After presenting the final poster, I got some feedback. The feedback consisted of:
The design was too obvious, and communicated the exhibition too clearly. I was suggested to completely change my design, and explore the idea of the pixels behind RGB colours on a screen. Possibly look into using the buttons on the games controllers as a way of enhancing my design. Also, it was said that the font I had cut out by hand, made the poster look too much like a Russian propaganda poster.
I appreciate feedback, and will take on board anything necessary to further my designs and research. However, to have such feedback in the form of ‘completely change my design’, on the deadline in which this project was to be handed in, was not very constructive. Suggestions to look into things such as the pixels in a RGB screen, I didn’t think was relative to my design process, as the brief asked we investigate with PRINT.
Furthermore, when I asked fellow students what they thought my poster was advertising, not one person told me what they thought it was for, therefore this poster is not, as suggested, communicating too clearly. It is merely teasing at the idea of what it could be. In my professional opinion, a poster should not be created to confuse the audience if the poster is trying to advertise something. I am advertising an exhibition that is to do with gaming graphics, the use of controllers mimic this, and the title of the exhibition is clearly placed across the page, with the event venue at the bottom. I think my poster communicates this exhibition with a clean, eye-catching, modern visual approach, with all the information needed.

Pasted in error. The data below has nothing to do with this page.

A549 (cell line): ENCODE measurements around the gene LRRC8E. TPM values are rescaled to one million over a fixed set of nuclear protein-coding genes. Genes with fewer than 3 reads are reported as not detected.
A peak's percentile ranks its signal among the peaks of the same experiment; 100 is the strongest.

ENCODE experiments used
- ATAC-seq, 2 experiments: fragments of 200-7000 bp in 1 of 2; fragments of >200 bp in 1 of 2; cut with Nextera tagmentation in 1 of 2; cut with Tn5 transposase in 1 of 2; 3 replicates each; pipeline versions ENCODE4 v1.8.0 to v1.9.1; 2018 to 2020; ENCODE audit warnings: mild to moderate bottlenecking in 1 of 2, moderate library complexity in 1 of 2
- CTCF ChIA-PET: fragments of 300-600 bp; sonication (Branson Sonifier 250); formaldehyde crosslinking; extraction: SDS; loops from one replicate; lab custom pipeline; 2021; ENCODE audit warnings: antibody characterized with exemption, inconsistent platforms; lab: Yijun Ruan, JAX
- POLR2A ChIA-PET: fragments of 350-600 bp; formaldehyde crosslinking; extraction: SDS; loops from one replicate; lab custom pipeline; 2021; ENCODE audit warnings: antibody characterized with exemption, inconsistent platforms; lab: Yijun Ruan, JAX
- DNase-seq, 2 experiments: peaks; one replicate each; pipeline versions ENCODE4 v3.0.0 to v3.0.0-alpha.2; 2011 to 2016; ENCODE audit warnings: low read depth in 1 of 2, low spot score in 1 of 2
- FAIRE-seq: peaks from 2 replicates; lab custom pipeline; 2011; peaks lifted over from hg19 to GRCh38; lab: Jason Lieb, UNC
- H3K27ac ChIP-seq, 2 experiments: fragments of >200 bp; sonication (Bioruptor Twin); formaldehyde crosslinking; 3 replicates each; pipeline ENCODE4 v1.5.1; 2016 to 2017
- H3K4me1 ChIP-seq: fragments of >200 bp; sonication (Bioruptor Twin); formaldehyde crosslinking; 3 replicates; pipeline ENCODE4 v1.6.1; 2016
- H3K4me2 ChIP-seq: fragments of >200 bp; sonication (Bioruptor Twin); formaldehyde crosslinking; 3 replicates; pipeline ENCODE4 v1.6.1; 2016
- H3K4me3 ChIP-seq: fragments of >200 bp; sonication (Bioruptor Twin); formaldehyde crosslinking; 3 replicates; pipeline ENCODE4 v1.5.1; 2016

The feedback I took on board was about the font. I can see how the font does not fit clearly with what the poster is representing. I investigated what I thought would be a correct solution and adjusted my design accordingly. Below are the new outcomes.